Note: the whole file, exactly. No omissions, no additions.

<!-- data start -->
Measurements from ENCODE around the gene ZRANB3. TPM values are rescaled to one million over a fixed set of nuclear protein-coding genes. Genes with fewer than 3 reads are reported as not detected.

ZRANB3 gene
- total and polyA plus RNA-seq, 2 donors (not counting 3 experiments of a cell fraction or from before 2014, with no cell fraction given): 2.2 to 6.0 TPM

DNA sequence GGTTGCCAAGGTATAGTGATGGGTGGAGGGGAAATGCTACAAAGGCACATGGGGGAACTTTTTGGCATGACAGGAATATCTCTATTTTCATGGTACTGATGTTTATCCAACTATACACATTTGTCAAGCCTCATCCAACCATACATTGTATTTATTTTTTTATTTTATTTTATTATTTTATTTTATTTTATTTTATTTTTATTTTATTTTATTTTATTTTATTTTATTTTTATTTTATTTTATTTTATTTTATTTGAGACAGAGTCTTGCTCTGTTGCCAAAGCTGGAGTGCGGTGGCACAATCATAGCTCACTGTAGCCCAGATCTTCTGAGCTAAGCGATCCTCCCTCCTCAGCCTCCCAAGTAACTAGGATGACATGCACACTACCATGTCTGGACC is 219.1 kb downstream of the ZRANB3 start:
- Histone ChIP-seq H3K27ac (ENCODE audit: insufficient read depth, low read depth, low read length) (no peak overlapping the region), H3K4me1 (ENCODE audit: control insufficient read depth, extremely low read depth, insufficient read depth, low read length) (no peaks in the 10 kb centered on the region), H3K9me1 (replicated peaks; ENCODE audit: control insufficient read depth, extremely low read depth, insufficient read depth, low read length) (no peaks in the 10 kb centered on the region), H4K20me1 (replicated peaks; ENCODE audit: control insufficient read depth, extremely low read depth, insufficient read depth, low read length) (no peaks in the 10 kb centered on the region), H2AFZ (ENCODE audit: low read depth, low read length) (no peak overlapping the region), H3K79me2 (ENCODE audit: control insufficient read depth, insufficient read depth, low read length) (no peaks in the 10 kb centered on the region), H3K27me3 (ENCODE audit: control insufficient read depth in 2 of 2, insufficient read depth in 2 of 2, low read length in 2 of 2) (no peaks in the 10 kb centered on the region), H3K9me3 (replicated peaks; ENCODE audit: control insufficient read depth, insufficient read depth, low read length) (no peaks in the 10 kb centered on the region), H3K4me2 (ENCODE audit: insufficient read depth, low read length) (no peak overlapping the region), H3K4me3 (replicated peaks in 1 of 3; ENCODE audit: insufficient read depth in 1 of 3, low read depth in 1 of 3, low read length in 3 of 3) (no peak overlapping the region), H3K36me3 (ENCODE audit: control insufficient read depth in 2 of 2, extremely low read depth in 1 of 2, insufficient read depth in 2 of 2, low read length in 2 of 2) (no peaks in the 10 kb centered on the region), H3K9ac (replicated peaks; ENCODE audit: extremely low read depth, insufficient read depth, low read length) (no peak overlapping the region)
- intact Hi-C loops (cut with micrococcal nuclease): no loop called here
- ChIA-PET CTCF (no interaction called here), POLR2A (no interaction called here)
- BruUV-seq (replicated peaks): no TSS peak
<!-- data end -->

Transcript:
Measurements from ENCODE around the gene ZRANB3. TPM values are rescaled to one million over a fixed set of nuclear protein-coding genes. Genes with fewer than 3 reads are reported as not detected.

ZRANB3 gene
- total and polyA plus RNA-seq, 2 donors (not counting 3 experiments of a cell fraction or from before 2014, with no cell fraction given): 2.2 to 6.0 TPM

DNA sequence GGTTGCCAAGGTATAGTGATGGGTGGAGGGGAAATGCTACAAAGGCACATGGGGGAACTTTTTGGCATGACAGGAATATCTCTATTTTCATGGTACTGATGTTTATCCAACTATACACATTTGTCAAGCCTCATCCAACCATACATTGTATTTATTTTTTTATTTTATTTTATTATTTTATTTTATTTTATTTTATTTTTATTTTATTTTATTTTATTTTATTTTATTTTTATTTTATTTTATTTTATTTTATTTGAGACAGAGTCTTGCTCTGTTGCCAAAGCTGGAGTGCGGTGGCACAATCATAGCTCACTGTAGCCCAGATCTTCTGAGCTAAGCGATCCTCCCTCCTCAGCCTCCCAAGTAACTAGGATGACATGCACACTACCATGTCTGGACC is 219.1 kb downstream of the ZRANB3 start:
- Histone ChIP-seq H3K27ac (ENCODE audit: insufficient read depth, low read depth, low read length) (no peak overlapping the region), H3K4me1 (ENCODE audit: control insufficient read depth, extremely low read depth, insufficient read depth, low read length) (no peaks in the 10 kb centered on the region), H3K9me1 (replicated peaks; ENCODE audit: control insufficient read depth, extremely low read depth, insufficient read depth, low read length) (no peaks in the 10 kb centered on the region), H4K20me1 (replicated peaks; ENCODE audit: control insufficient read depth, extremely low read depth, insufficient read depth, low read length) (no peaks in the 10 kb centered on the region), H2AFZ (ENCODE audit: low read depth, low read length) (no peak overlapping the region), H3K79me2 (ENCODE audit: control insufficient read depth, insufficient read depth, low read length) (no peaks in the 10 kb centered on the region), H3K27me3 (ENCODE audit: control insufficient read depth in 2 of 2, insufficient read depth in 2 of 2, low read length in 2 of 2) (no peaks in the 10 kb centered on the region), H3K9me3 (replicated peaks; ENCODE audit: control insufficient read depth, insufficient read depth, low read length) (no peaks in the 10 kb centered on the region), H3K4me2 (ENCODE audit: insufficient read depth, low read length) (no peak overlapping the region), H3K4me3 (replicated peaks in 1 of 3; ENCODE audit: insufficient read depth in 1 of 3, low read depth in 1 of 3, low read length in 3 of 3) (no peak overlapping the region), H3K36me3 (ENCODE audit: control insufficient read depth in 2 of 2, extremely low read depth in 1 of 2, insufficient read depth in 2 of 2, low read length in 2 of 2) (no peaks in the 10 kb centered on the region), H3K9ac (replicated peaks; ENCODE audit: extremely low read depth, insufficient read depth, low read length) (no peak overlapping the region)
- intact Hi-C loops (cut with micrococcal nuclease): no loop called here
- ChIA-PET CTCF (no interaction called here), POLR2A (no interaction called here)
- BruUV-seq (replicated peaks): no TSS peak